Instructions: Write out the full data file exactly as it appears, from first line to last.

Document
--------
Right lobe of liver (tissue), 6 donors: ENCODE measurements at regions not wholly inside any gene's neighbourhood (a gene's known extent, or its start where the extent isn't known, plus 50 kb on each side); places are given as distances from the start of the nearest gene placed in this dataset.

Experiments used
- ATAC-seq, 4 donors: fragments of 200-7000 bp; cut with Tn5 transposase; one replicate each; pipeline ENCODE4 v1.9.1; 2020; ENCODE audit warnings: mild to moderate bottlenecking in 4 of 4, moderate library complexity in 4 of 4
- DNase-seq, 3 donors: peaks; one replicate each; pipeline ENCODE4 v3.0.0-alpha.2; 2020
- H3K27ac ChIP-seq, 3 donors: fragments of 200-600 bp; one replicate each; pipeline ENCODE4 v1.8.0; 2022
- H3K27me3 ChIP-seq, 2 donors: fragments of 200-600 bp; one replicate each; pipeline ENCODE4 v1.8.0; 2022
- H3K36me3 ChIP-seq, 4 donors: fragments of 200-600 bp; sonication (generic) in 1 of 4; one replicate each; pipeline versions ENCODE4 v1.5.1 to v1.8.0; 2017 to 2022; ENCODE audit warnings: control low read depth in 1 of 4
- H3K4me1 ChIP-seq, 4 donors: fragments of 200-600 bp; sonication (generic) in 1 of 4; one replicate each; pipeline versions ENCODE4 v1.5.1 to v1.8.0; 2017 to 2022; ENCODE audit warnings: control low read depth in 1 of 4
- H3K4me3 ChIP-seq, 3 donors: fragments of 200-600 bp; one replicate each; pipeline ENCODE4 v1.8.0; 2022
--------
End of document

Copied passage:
Right lobe of liver (tissue), 6 donors: ENCODE measurements at regions not wholly inside any gene's neighbourhood (a gene's known extent, or its start where the extent isn't known, plus 50 kb on each side); places are given as distances from the start of the nearest gene placed in this dataset.

Experiments used
- ATAC-seq, 4 donors: fragments of 200-7000 bp; cut with Tn5 transposase; one replicate each; pipeline ENCODE4 v1.9.1; 2020; ENCODE audit warnings: mild to moderate bottlenecking in 4 of 4, moderate library complexity in 4 of 4
- DNase-seq, 3 donors: peaks; one replicate each; pipeline ENCODE4 v3.0.0-alpha.2; 2020
- H3K27ac ChIP-seq, 3 donors: fragments of 200-600 bp; one replicate each; pipeline ENCODE4 v1.8.0; 2022
- H3K27me3 ChIP-seq, 2 donors: fragments of 200-600 bp; one replicate each; pipeline ENCODE4 v1.8.0; 2022
- H3K36me3 ChIP-seq, 4 donors: fragments of 200-600 bp; sonication (generic) in 1 of 4; one replicate each; pipeline versions ENCODE4 v1.5.1 to v1.8.0; 2017 to 2022; ENCODE audit warnings: control low read depth in 1 of 4
- H3K4me1 ChIP-seq, 4 donors: fragments of 200-600 bp; sonication (generic) in 1 of 4; one replicate each; pipeline versions ENCODE4 v1.5.1 to v1.8.0; 2017 to 2022; ENCODE audit warnings: control low read depth in 1 of 4
- H3K4me3 ChIP-seq, 3 donors: fragments of 200-600 bp; one replicate each; pipeline ENCODE4 v1.8.0; 2022